Thanks for the information. As can be seen on the sketch above. The inverter may need only a neutral and the Ground is on a separate connection bus. Till now it is not clear what/ how the neutral is used in the inverter. That is something that is currently amplifying the challenge.
As mentioned, connecting the neutral on the transformer wye point may be a plausible solution, however all the connection on the transformer is a bus bar system which is rather complicated.
Is there any violations connecting the neutral to the transformer wye point? In the current scenario, from there it is routed to the high resistance grounding.

Jairo

RE: Neutral required on 480 VAC system

I've seen something similar with a battery charger supplied from a high-resistance earthing system. The charger used the phase-to-neutral voltage to establish a timing reference for switching. In our case, the system designer worked with the charger manufacturer and ended up installing three small resistors, one connected to each phase, in a star configuration, and then connected the star point to the charger neutral connection. I forget whether the star point was also connected to earth. This solved the problem.

Cheers,
mgtrp

RE: Neutral required on 480 VAC system

Some codes require the neutral to be solidly grounded when there are any line to neutral loads served.
This is a grey area as the inverter is not really a load.

Bill
--------------------
"Why not the best?"
Jimmy Carter

RE: Neutral required on 480 VAC system

I would argue that an inverter is a load since it consumes electrical power. Yes it provides power too but only after consuming it (not a power generator). There is probably some room to argue otherwise. If it is a 'load', then a high impedance grounded system can't serve any L-N loads. This is per the NEC.

RE: Neutral required on 480 VAC system

Howdy Ya'll,
I think it goes beyond saying; if you have a NGR, then you cannot have any L-G loads. There that's taken care of.
I'd also be surprised of the inverter OEM would be terrible pleased with a NGR at all. I suspect that they would be happier with a solidly grounded system. These guys don't get out much.
GG

"I have not failed. I've just found 10,000 ways that won't work." Thomas Alva Edison (1847-1931)

RE: Neutral required on 480 VAC system

I'm pretty sure that in NEC land any connection to the inverter's N terminal would be a code violation on an NGR system and not connecting could also be a code violation if the installation instructions say to connect the neutral and don't address an NGR system. The isolation transformer or the removal of the NGR seem to be the two alternatives.

RE: Neutral required on 480 VAC system

1) NEC Violation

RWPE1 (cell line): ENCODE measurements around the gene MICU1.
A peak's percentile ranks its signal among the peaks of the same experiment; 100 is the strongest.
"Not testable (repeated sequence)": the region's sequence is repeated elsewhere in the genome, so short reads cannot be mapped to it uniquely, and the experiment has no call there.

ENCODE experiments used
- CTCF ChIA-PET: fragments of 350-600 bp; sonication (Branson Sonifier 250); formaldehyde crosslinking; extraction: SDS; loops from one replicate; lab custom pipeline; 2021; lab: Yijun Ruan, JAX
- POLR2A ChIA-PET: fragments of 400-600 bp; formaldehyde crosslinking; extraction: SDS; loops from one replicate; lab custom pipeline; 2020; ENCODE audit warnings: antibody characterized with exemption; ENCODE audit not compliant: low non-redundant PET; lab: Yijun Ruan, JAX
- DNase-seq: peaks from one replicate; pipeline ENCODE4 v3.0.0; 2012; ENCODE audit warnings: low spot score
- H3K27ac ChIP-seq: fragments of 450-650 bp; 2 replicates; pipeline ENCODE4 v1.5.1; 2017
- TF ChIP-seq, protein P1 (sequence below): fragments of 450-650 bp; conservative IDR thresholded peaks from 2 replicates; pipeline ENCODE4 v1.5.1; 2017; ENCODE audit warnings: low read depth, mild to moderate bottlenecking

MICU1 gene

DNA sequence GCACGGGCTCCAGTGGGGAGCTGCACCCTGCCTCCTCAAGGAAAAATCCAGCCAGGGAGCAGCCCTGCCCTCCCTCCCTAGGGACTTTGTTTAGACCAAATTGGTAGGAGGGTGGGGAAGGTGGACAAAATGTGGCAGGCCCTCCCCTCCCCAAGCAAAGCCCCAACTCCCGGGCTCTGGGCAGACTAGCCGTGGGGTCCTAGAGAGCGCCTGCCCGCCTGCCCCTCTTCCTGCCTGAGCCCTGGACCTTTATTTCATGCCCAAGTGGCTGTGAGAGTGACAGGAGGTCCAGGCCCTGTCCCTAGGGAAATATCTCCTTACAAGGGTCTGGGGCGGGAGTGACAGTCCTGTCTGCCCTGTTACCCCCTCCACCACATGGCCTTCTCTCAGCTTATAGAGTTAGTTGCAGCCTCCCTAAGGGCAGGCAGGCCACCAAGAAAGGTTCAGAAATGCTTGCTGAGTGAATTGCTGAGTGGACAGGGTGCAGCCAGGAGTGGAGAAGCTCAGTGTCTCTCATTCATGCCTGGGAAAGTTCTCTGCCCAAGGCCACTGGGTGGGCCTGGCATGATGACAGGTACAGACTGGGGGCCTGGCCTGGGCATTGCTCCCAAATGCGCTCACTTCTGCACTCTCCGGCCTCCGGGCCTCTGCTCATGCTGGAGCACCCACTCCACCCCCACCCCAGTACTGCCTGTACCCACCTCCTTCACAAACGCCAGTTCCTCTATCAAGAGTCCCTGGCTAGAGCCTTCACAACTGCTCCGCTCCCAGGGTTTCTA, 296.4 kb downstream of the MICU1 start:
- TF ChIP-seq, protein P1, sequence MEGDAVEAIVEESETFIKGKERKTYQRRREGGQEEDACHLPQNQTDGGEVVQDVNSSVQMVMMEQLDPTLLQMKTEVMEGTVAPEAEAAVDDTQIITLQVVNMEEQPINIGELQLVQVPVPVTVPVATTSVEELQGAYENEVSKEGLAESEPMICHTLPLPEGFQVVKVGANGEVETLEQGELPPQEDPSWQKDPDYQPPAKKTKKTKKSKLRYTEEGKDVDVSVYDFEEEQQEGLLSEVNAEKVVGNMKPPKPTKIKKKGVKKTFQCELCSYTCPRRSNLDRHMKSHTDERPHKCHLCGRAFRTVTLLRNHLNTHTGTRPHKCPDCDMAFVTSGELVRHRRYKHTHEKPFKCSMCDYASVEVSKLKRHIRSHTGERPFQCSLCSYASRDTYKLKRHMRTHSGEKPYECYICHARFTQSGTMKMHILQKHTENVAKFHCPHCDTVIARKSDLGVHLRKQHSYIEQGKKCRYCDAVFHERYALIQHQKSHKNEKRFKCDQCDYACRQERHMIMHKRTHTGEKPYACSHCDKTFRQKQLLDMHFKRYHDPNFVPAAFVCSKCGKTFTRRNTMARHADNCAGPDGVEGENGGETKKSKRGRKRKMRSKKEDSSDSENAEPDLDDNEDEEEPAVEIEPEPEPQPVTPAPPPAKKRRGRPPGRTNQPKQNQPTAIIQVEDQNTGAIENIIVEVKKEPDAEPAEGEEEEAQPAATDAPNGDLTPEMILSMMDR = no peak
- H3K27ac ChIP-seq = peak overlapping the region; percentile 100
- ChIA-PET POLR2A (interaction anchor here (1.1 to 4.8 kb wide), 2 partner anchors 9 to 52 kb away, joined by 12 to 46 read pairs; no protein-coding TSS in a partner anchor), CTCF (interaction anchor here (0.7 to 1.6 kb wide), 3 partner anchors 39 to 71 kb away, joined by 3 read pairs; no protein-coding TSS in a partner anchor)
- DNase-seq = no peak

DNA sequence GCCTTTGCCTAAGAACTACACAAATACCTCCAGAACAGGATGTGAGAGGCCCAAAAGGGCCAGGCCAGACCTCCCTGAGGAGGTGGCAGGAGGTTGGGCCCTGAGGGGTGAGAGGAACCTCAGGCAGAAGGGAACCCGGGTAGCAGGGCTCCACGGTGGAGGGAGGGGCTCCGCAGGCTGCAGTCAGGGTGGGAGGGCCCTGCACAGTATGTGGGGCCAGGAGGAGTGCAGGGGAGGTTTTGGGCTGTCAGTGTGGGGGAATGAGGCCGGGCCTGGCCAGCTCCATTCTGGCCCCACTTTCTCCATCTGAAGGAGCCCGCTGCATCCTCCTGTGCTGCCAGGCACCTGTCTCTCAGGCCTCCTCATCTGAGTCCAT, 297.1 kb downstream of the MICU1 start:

The specific section that applies is NEC 250.36. This article says high-impedance grounded neutral systems cannot have any line to neutral loads, and I would well argue that this inverter would be considered a line to neutral load (think of it as a negative impedance load). Another concern is if the neutral has a ground reference internally, this could be construed as a second ground reference where NEC says the neutral can be grounded only through the impedance.

2) Using Isolation Xfmr to Reduce Harmonics
2a) Three phase inverters tend to carry a lot of triplen (3rd, 9th, 15th...) harmonics over the neutral path, and in your 1200A application, I might expect in the 10s of amps of triplen harmonics flowing in the system neutral. An isolation xfmr would keep the triplen harmonics out of the system and also reduce other harmonics in the inverter output. Ideally, you would use specialized xfmrs for inverter applications that are derated for harmonic loading and might have heavier insulation.
2b) It is mentioned that there are 2x500kVA inverters, so this tells me you should use 2 independent isolation xfmrs. Ideally, each inverter would be on its own isolation xfmr. This allows you get into custom xfmrs with custom phase shifts (phase shifts other than +/- 30 degrees are available) for each xfmr. This allows very improved harmonic reduction. If for instance the 7th harmonic is shifted +15 degrees on one xfmr, and +30 degrees on the other, the harmonics cancel out and the 7th harmonic is not seen on the output. (I am making up this example; I do not know the correct angular differences to create the best harmonic cancellation.) The theory of the right phase shift and isolation xfmr design is something that engineers for your supplier should be able to assist with.

RE: Neutral required on 480 VAC system

Howdy Jensen,
I suspect that the inverter(s) in question here have active front-ends, therefore harmonics should not be an issue.
GG

"I have not failed. I've just found 10,000 ways that won't work." Thomas Alva Edison (1847-1931)